Who? Nikolai Gogol, old school Russky, author of that one where the bloke’s nose runs off.
What? A mini-epic about mental bloodthirsty Cossacks setting out on a random massacre mission in the Ukraine. Blurb features a quote from Ernest Hemingway: ‘One of the ten best books of all time,’ though I can’t find that anywhere.
When? First published in Russia in 1835, though even those two details fail to clarify the books rampant, casual anti-Semitism.
How? Without Gogol’s characteristic good humour but with his trademark elegant descriptive power – the best aspect of the novel.
Why? Though the racial stereotyping Gogol employs, perhaps simply to capture the tone of the time (it is set, even for him, in the past), only occupies parts of Taras Bulba, it would easily be enough to put off plenty of modern readers. His descriptions of Ukrainian Jews are by far the most disturbing, but Polish and Turkish people also take a bit of a drubbing, and even the thrust of the book, the insane masculinity of the Cossacks, relies itself on stereotyping. The broad strokes by which the Cossacks are characterised (violent, abusive, foolhardy/courageous, drunk, proud, impulsive, heroic, barbarous) cement our modern view of this ethnography; to what extent Cossack life was an endless cycle of fighting, dancing, drinking and wife-beating I do not know. Gogol’s treatment of the Cossacks, as well as of the Jews, Poles and Turks, is uncompromising and stark in its depictive power. Their savagery, as drummed in by Gogol, maintains charisma, and their social problems are given due respect. Regardless, there’s a lot of chopping off heads, and a fair few bloody noses. No wonder Hemingway liked it so much.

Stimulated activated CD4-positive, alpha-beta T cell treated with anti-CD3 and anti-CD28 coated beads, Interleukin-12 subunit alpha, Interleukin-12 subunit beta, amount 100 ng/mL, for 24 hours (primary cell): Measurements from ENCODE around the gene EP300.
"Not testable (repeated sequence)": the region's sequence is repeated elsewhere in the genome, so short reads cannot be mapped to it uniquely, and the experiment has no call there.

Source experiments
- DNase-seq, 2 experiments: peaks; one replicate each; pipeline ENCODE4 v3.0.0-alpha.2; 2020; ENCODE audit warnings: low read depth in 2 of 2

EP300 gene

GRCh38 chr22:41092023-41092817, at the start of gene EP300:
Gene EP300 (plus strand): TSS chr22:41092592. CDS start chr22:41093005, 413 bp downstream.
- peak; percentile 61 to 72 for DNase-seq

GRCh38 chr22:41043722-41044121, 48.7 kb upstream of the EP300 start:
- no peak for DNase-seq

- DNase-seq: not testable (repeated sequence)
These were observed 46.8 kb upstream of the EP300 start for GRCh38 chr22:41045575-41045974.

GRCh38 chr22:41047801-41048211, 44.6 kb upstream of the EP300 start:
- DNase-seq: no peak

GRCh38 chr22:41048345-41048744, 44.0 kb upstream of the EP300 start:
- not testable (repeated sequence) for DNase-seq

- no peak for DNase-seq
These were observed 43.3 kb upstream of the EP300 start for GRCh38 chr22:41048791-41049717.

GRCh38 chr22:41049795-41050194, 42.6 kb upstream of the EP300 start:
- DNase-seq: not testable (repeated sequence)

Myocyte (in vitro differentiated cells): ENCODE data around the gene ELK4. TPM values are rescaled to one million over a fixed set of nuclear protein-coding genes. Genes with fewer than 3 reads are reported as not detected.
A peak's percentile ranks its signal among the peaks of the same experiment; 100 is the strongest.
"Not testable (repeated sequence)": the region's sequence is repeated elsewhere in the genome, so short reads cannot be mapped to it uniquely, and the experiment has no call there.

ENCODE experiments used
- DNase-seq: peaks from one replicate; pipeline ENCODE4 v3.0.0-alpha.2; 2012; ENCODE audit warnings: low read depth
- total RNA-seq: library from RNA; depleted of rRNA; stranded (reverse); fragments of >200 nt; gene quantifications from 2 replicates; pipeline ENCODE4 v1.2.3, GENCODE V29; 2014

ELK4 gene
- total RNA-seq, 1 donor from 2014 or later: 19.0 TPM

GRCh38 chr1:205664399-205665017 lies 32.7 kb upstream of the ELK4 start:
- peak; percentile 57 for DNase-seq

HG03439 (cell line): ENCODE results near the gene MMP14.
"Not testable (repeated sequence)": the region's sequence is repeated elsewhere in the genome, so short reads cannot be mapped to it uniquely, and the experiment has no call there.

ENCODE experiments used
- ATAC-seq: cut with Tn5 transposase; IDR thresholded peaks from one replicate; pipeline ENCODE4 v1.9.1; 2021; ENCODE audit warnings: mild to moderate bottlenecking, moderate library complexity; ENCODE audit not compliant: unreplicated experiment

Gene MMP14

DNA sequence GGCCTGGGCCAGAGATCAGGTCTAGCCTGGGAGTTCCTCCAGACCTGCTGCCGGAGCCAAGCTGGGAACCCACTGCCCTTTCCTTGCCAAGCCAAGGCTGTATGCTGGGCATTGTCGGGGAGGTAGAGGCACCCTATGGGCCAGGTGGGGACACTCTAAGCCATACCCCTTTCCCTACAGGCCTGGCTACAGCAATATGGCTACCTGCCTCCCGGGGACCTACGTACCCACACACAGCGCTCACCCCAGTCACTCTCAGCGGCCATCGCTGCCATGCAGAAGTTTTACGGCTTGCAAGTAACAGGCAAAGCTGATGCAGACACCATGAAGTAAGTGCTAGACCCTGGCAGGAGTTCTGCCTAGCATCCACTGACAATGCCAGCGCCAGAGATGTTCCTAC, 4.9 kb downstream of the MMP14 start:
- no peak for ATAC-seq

Taras Bulba is available as a Modern Library Classics paperback in translation by Peter Constantine and with an introduction by Robert D. Kaplan.
18 June 2017